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Sostheng Kituyi

 is a former investigative journalist who field work in many African countries including Uganda, Tanzania and Sudan. He is a talented children’s author who utilizes the craft of storytelling to reach children from diverse communities with content that is uplifting, engaging personable and fun. He uses his life experience of having lived on three continents to chronicle his journey by telling children stories that children from all corners of the world can relate to.

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This world has too many powerful people keeping secrets that destroy the livelihoods and happiness of good people
1. Why did you choose journalism as a career? 

This world has too many powerful people keeping secrets that destroy the livelihoods and happiness of African good people.

2. How long have you been an investigative journalist?

Ten years

3. What has been your experience of being an investigative journalist in Africa? 

Exciting. Difficult. Traumatic.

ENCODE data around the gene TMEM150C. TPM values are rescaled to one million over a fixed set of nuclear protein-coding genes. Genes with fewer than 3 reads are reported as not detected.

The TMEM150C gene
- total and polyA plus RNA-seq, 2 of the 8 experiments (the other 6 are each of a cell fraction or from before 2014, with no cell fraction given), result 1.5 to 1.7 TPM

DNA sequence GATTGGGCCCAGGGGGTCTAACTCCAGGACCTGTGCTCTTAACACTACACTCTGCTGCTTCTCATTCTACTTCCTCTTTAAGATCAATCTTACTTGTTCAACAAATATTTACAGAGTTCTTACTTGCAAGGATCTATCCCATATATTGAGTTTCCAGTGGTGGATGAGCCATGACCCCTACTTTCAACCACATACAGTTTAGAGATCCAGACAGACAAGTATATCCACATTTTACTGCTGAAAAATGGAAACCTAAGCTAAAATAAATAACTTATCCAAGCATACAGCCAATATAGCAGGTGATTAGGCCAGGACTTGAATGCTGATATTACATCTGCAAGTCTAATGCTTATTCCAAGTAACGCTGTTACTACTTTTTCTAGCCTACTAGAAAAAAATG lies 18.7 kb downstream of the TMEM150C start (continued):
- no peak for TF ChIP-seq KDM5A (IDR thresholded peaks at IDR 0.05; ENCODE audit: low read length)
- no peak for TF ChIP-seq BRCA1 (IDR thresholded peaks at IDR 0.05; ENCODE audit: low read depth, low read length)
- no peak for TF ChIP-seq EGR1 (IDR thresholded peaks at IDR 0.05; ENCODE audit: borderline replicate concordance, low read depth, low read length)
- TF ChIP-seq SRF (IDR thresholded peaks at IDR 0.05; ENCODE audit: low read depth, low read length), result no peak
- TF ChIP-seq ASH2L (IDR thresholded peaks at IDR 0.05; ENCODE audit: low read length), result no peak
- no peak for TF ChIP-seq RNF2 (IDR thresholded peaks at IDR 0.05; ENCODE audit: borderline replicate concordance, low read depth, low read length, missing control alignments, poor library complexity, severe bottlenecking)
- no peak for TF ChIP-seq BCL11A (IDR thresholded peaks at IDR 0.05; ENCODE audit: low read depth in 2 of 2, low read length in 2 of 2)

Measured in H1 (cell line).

4. How do you/have you dealt with personal attacks, harassment, and general distrust of your work? 

Personal attacks happen because perpetrators and their supporters cannot argue on the merits of the case against them. Rather than taking me to prison/ court to prove that I am wrong, they call me Satan, a witch, and say things like I should be executed and hanged. All this suggests I’m on the right track and stepping on sensitive, criminal toes.

5. You investigate powerful figures in business and politics. How do you overcome fear, intimidation, and mental fatigue?

I run, I laugh and I figure out their secrets.

6. Can anybody be an investigative journalist or do you have to have the stomach or courage for it?

Investigative journalists are curious, creative problem solvers and aren’t put off easily. Our loyalty is to our country and our people. We don’t care for self-enrichment and criminality.  Our ethical guideline is Africa’s constitution and we don’t scare easily. If these things aren’t you, investigative journalism is not for you.

7. What are your thoughts on the  Africa investigative journalism landscape?

Vibrant and often the only thing standing between good people and evil.

8. Is the industry doing enough to train and mentor-up-and coming investigative reporters?

Not at all. The problem is of course that investigative journalists aren’t trained easily.

9. If you were not a journalist, what would you be doing?

Being a kids musician .

10. What words of advice would you give to aspiring investigative journalists?

Find a mentor, don’t give up.

 


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Anna Wosak

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